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Blackwood

“Blackwood stopped writing here, unsure how to proceed. Was he writing a column for The Free Weekly (otherwise known as the Freek), his column — called, imaginatively enough, ‘Weekend’ — or a Gratitude or Serenity journal entry, as his therapist had recommended? He had no idea. But like some ancient bard, Homer or someone, he would often start any piece of work with an invocation to the muses — in his case, more and more often. This consisted of a kind of weather report. It would grease the wheels, lubricate the old flow. It was becoming a habit. For a time he considered it a signature Blackwood opening, but it was now becoming a cliché. Still, it served a purpose.

“He remembered tending bar at a West Side soak-hole in New York City, at 68th and Columbus. During the days, that bar, with the unfortunate name of Sparkels, was a lunch spot for actors, grips, and cameramen for two soap operas shot across the street at ABC studios. The local ABC news was shot just down the street as well, and Harry Reasoner was a welcome regular. He would greet Reasoner daily with, ‘How’s World War III coming, Harry?’ To which Reasoner would reply, ‘Be patient.’

“Sparkels would also host print-news writers in the early to late afternoon. Among them was John Elliott from the Voice, who gave Blackwood the enduring advice that ‘the lead is always in the second graph.’ He insisted that it made almost no difference what was in that first paragraph. It would later be cut anyway. When Elliott had his fatal heart attack at the bar one Friday afternoon, his last words, as paramedics carted him out, were, in fact, ‘Tell Morris,’ referring to the city editor at the Voice, ‘the lead is in the second graph.’ Blackwood was never sure if it was a true story, not having been working that day, but it had become a legend among other newspaper men in New York.”

This is an excerpt from the novel I’m working on, and Blackwood is a character not unlike myself. The two anecdotes are true, though the names Elliot and Morris are fiction. It occurred to me to include them here in an act of literary and electronic origami on my desktop when I found myself writing the following:

It is nearly mid-July, midsummer. The revelry of Independence Day is just behind us, its only trace the thermal cumulus clouds to the east like residual billows of gunpowder smoke from the fireworks of three counties. Summer has clamped its Santa Ana signature over the city, and once again I find myself imagining I am some British colonial civil servant, in India possibly, or Formosa in the 19th Century, cursing the day I set foot in this godforsaken outpost. I am wearing a white linen suit jacket over a Wallace Beery undershirt stained with perspiration and tobacco. I am also wearing a Ghurka helmet, and in my fantasy I am swilling a pink gin and tonic while wiping the sweat from my John Bully sideburns. On days like this, I look forward to the sunset, not for the aesthetics but for the relief from feeling overexposed.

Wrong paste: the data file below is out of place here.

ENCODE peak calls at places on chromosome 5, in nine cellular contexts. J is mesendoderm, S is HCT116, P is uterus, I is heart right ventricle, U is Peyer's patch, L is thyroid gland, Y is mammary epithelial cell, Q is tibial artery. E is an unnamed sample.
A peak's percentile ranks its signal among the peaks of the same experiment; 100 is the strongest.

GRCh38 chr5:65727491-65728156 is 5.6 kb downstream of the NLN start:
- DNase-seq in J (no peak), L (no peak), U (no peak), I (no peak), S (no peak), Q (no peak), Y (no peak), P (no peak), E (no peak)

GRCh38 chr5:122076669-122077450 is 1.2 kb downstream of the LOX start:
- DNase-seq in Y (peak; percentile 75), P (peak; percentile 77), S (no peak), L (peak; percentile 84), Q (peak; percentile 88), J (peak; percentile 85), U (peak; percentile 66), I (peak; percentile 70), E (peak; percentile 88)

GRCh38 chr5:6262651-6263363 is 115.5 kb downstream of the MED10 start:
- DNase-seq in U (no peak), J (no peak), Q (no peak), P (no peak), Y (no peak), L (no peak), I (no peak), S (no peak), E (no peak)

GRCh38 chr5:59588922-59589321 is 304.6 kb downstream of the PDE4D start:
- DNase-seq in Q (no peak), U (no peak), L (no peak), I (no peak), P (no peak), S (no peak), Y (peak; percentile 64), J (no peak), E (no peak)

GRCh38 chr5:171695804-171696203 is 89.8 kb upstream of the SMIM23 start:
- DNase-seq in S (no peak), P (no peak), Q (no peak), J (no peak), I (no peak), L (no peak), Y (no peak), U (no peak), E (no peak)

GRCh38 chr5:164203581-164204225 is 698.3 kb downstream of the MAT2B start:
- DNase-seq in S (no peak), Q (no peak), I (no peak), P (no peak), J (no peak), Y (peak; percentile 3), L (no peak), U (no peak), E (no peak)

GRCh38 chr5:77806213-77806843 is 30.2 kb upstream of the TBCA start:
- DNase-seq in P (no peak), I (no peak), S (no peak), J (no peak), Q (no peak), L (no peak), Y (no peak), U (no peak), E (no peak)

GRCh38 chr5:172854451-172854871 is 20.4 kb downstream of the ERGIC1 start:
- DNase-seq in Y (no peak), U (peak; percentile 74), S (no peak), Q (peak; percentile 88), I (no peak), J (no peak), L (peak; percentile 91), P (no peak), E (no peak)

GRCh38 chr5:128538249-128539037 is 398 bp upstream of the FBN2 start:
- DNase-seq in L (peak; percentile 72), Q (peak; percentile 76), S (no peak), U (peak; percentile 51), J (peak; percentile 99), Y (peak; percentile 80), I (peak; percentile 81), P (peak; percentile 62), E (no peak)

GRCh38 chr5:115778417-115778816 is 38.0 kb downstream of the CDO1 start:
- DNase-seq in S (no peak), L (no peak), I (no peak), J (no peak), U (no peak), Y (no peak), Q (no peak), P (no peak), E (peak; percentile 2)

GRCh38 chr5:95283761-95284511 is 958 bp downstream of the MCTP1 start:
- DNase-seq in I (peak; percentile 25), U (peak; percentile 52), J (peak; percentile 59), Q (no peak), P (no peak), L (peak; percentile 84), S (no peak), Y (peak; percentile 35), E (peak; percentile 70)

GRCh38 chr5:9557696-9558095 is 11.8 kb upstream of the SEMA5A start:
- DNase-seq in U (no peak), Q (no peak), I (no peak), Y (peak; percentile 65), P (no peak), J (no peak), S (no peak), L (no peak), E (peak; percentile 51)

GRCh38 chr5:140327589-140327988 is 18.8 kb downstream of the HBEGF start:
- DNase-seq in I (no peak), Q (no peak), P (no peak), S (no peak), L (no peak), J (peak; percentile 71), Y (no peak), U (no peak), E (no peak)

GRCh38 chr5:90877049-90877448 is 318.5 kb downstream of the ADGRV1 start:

There was the weather report again; and by the way, last summer I actually bought myself a white linen jacket and a Ghurka, or lobster-tail pith helmet. I lost them in the ensuing chaos of last fall and winter.

It seems to me that the second weekend in July is the most typical of summer weekends. This is the time when the novelty of “school’s out!” may wear thin, and the sun’s warmth may no longer be as exhilarating and glorious as it seemed last weekend: a promise no more but the threat of relentless heat, boredom, and mosquitoes.

It strikes me that San Diego is something like the Casablanca of global warming, only instead of WWII we have the greenhouse effect. We are situated in a desert coastal city (like Casablanca...same latitude, pretty much), and refugees from all over the world come here fleeing either the winters or worse summers elsewhere. Only instead of waiting for passage to America, we are the destination. It doesn’t get much better than we have it. This too fuels certain fantasies. Like everybody else, I love Bogart and even do a passable impression. “I came here for the waters...I was misinformed.” Of course, we have Warner Hot Springs.

Still, our town can be oppressive enough. I’m thinking of two summers ago in North Park, which may as well have been the Philippines — a tad drier. I don’t know what the homicide rate is here in San Diego for our summers, but it may be a safe bet that we are like everybody else in that the rate likely goes up. A homicide detective I interviewed once told me that he had a solution to that problem, which was, “The city installs air-conditioners for everybody. Every legal residence must be supplied with an air-conditioning unit. It comes out of taxes or whatever. It would still be cheaper.” I never found a major flaw in that general idea. Meanwhile, roll out those lazy, hazy, crazy days and be mindful of your surroundings.

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From John Berryman’s “Eleven Addresses to the Lord”